Remember; but, you can’t live in the past…

March 31, 2017

From a recent post on the Jack’s Winning Words blog – “Some days I wish I could go back in life, not to change anything, but to feel a few things twice.”  (Unknown).  Jack went on to say – “Thank God today for a mind that allows us to feel some things…twice.”  😉  Jack

In an earlier post, Jack had quoted Charlie Brown from a Peanuts cartoon that he remembered – “There are moments in life when you miss someone so much that you just want to pick them from your dreams and hug them for real.” 

 Often when someone is gone you hear people say (and I have said this to others myself) that, “They will live forever in your memories of them”.

 Quite often I’ll stumble upon a picture that I’ve used in a post here of someone who is now gone. Often those may have been people that I had no relationship with, but just remember seeing on television sometime in my past. Many are people who were long forgotten TV or boredmovie stars whose brief term of fame and glory happened well before most people living today were even born. Every day I’m reminded by pictures in my house of the key people who were in my life and who have passed away – parents and relatives. It is easy to pause and let a fond memory flood into my mind and that’s a good thing, but not something that I dwell on for too long. I take to heart a quote by Ken Kesey – “Loved. You can’t use it in the past tense. Death does not stop that love at all.” That is certainly true of those we have loved and continue to love who were a part of our lives.

Some have more trouble that others letting go of the past and that can negatively impact their lives in the present.  Jan Glidewell put it this way – “‎You can clutch the past so tightly to your chest that it leaves your arms too full to embrace the present.” Many people who lose their life partner end up in that state, still clinging so tightly to their memories of a life together with that loved-one that they now cannot live a full life in the present. Others cherish the memories of their departed partner and go on to fulfilling lives, sometimes with new partners.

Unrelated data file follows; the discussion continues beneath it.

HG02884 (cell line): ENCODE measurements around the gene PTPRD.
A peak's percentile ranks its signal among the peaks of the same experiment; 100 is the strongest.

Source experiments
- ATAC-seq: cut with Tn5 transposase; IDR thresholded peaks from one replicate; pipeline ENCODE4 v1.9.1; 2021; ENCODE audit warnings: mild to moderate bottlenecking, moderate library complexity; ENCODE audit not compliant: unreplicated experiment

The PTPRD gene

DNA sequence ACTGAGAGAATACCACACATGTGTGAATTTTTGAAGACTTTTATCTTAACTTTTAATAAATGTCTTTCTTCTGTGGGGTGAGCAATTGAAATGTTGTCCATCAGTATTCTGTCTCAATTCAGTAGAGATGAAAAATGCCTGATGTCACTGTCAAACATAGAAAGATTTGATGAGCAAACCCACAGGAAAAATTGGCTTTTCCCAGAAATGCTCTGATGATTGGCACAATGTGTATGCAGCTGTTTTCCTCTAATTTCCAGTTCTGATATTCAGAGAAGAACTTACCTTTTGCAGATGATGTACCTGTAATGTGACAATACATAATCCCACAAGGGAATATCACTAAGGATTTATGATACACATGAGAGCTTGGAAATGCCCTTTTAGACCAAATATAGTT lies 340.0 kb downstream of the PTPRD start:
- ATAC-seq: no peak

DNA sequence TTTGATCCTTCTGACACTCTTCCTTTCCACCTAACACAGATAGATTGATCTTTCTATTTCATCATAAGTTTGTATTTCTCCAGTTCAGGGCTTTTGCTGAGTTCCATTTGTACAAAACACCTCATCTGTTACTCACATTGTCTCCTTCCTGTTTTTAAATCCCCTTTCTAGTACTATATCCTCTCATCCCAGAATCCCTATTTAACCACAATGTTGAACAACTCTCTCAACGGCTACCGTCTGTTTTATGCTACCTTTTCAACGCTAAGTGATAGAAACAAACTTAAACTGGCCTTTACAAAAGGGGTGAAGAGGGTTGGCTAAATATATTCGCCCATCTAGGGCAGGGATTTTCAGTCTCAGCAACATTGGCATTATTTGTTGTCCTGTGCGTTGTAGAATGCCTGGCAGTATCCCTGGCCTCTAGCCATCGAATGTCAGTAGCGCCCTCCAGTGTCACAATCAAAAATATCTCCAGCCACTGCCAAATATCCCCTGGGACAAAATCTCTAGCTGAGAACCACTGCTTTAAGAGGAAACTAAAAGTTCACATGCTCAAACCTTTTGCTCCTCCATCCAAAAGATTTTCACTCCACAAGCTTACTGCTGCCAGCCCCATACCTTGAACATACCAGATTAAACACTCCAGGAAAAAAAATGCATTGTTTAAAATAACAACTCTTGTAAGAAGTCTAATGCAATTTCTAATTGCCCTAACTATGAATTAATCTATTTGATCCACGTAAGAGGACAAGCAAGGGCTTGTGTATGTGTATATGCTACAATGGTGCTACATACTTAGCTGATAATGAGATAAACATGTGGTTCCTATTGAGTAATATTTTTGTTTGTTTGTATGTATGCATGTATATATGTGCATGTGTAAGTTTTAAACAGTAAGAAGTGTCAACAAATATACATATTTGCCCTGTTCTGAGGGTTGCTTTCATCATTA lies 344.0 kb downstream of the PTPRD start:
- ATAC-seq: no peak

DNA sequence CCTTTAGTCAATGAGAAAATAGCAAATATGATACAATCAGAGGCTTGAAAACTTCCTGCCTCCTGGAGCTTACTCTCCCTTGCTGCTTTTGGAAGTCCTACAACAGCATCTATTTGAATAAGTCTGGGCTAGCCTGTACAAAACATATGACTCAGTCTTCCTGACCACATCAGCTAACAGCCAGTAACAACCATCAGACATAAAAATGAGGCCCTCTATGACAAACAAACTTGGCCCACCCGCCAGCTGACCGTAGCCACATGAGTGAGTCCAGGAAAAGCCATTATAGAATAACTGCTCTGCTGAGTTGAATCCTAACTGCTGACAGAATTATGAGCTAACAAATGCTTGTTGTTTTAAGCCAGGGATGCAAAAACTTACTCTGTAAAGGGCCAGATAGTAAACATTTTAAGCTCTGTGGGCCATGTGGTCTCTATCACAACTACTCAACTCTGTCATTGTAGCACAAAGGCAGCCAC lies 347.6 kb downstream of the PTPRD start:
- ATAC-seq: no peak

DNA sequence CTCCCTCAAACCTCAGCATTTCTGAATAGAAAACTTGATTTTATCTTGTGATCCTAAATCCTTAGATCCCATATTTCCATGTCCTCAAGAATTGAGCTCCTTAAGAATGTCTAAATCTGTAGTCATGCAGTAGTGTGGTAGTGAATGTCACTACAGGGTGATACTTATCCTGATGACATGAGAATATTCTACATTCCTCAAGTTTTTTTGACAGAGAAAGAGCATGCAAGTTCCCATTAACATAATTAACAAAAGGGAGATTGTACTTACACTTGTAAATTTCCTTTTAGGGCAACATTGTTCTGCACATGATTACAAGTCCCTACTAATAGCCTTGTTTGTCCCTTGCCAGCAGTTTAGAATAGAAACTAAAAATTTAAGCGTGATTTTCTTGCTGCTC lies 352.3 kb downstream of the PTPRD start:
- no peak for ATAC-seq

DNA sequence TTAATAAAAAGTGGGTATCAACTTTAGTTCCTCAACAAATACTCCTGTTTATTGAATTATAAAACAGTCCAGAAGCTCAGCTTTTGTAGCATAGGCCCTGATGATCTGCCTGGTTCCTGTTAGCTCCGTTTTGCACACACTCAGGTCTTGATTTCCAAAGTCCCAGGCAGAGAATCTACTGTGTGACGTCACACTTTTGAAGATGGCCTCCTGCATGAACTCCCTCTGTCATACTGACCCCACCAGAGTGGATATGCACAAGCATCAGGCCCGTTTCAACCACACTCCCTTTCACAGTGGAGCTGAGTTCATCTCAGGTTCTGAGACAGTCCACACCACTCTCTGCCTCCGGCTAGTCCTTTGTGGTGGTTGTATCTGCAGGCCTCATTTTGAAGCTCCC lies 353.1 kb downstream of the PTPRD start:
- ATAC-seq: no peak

I like the very descriptive way that Jason Versey describes the state that one can get into when dog chasing tailthey cannot let go of the past – “Chasing your tale? Sometimes we relive past accomplishments, failures and or past relationships to the point of exhaustion. When we do this, I liken it to a dog chasing its tail, just spinning round and round and going nowhere fast. Constantly chasing our own tales has the same effect on us. It leaves us in a state of dizzying immobility. When we wrap our arms so firmly around our past we leave little room to embrace our present future and that, my friends, is a sad tale to tell.”

 So, we must let go of the past and get on with life. We may fondly (or maybe regretfully) revisit the past from time to time, but we cannot let it push aside the present or dictate the future.  In the words of Michelle Cruz-Rosado – “Letting yesterday affect today will only destroy the excitement of tomorrow.”

Sad or angry or regretful memories of events of our past can be especially debilitating, if you let them consume you. It is better to head the advice of Mandy Hale – “To get over the past, you first have to accept that the past is over. No matter how many times you revisit it, analyze it, regret it, or sweat it…it’s over. It can hurt you no more.” It’s not the past that crying-4hurts you, it’s the constant reliving of things that you cannot change and the tendency that we have as humans to beat ourselves up over those events or the decisions that we made at the time. It’s over! Learn from those mistakes and then let them go.

So, maybe the best way to deal with the past is to separate your memories into those that are fond and involve people or events that you love or that cause you to be happy when recalled; and, keep those that cause sadness or conjure up memories that are painful in a separate place, one that you seldom, if ever, have reason to visit.  You often hear the phrase “I’m going to my happy place”; well, maybe that is the place where you store all of those happy placehappy memories of people that you still love and who loved you and those events that brought you joy.